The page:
His funeral was held without his family, who only learnt of Yeter’s death when one of his fellow prisoners called his son, the Turkish daily Cumhuriyet reported.

“The coronavirus outbreak has started spreading in prisons. There are still no serious measures. If mass deaths begin in prisons, it will be too late,” said Faruk Ömer Gergerlioglu, a parliamentary deputy from the the pro-Kurdish People's Democratic Party (HDP) and a member of parliament’s human rights inquiry committee.

ECBXBH Brussels, Belgium. 11th December, 2014. Osman Kavala, Chair of the cultural organisation Anadolu Kultur in Turkey holds press conference at European Parliament headquarters in Brussels, Belgium on 11.12.2014 International Peace and Reconciliation Initiative issued the Report on Turkey-Kurds Peace Process. Credit:  ZUMA Press, Inc./Alamy Live News
Osman Kavala, chair of the cultural organisation Anadolu Kultur in Turkey, holds press conference at European Parliament headquarters in Brussels, Belgium. Alamy

Fear among prisoners has stoked unrest, with a riot breaking out in Batman prison because of worries over the of Covid-19 an April 4.

Turkey has reported more 60,000 cases and over 1,200 deaths so far, with the numbers for both increasing rapidly. Authorities imposed a two-day lockdown in cities across the country on April 11 and 12 after reporting nearly 5,000 new infections in one day.

More than 337,000 terrosrism cases have been filed in the past six years, many against journalists, lawyers and political opponents, according to studies done by The Arrested Lawyers Initiative based on records from the Ministry of Justice.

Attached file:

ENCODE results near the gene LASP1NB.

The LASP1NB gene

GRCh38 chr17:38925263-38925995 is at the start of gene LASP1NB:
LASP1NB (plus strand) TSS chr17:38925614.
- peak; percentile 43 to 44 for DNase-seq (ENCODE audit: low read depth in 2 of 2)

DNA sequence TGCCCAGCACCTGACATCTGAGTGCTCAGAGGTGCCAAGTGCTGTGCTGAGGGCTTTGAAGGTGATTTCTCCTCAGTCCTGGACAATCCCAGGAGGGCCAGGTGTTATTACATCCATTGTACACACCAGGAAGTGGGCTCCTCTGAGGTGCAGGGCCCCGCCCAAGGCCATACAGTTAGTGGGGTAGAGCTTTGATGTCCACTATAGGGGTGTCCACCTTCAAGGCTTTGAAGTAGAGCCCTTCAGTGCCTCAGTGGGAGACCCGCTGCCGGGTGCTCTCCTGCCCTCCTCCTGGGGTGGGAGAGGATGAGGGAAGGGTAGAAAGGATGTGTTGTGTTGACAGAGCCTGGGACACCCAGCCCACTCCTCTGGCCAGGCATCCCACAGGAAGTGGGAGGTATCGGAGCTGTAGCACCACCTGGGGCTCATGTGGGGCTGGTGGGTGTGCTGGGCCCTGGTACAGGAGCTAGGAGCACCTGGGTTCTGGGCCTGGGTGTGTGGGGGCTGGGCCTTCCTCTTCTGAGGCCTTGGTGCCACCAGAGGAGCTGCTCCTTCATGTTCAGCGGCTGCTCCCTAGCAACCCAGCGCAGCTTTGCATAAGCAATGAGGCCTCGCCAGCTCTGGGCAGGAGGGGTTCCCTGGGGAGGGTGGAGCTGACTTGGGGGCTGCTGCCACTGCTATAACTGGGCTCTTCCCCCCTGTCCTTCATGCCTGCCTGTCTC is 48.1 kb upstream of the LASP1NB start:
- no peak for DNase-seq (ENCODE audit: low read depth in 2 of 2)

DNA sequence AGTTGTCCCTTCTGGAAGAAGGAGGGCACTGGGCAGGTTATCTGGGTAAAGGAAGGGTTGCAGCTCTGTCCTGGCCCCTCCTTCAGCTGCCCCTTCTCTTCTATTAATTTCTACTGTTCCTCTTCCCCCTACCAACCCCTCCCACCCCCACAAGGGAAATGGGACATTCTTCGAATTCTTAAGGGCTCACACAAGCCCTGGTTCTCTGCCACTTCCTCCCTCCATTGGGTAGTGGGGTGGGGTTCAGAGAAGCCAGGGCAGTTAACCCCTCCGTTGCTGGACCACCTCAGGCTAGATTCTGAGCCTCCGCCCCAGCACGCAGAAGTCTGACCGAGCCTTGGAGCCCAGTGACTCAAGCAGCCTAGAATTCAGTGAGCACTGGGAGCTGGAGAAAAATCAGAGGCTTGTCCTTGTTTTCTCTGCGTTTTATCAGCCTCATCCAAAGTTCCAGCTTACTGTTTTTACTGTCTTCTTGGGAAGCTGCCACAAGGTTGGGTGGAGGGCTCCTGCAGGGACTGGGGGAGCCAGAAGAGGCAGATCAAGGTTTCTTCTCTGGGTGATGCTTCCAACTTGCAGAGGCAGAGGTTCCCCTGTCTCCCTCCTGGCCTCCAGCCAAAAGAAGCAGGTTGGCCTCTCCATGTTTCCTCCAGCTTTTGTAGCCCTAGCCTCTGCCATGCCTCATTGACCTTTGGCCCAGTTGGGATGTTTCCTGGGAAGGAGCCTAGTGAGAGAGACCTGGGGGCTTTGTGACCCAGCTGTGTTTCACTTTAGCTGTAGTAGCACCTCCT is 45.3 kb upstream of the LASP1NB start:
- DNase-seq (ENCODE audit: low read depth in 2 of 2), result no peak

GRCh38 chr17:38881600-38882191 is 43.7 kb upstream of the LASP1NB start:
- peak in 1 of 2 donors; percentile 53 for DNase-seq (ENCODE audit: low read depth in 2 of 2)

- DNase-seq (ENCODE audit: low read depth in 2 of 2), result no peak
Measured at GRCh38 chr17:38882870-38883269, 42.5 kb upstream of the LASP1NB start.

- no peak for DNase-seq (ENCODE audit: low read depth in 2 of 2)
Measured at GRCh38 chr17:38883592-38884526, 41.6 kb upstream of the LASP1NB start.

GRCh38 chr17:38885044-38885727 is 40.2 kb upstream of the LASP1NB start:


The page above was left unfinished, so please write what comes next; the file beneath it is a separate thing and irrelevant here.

Ali Yildiz, president of the initiative, said prison occupancy rates range from 130 to 153 per cent of intended capacity.

Businessman and philanthropist Osman Kavala, 62, was imprisoned in Silivri for 900 days on terrorism charges before being acquitted by consitutional court in February, and then rearrested hours later. His lawyer, Ilkan Koyuncu, said visits have become very hard due to coronavirus, and relatives have also decided to reduce the frequency of their visits.
The situation is even more difficult for many Kurdish activists accused of links with the Kurdistan Workers' Party (PKK), which Turkey has designated a terrorist organisation.

About 4,000 members of the pro-Kurdish HDP are currently in prison for their alleged ties to the rebels, said Hisyar Ozsoy, an HDP member of parliament from the Kurdish majority city of Diyarbakir. The best known of these political prisoners is the party’s former leader and 2016 presidential candidate Selahattin Demirtas, who has been detained since November 2016 in Edirne.

Demirtas was found unconscious after he fainted in his cell in December and received medical help. His family live 1,700 kilometres away and his lawyer Ramazan Demir also said he no longer has access to him due to the pandemic.

Altan believes that President Erdogan’s AKP will not give up its tough policies.

"Fearful populations generally look for strong leaders, but this time it's different. People are afraid of death for themselves and their loved ones. They seek compassion, warmth and security,” he said.

“Remember that the people you call on your deathbed are empathetic men of faith, not bullying politicians.”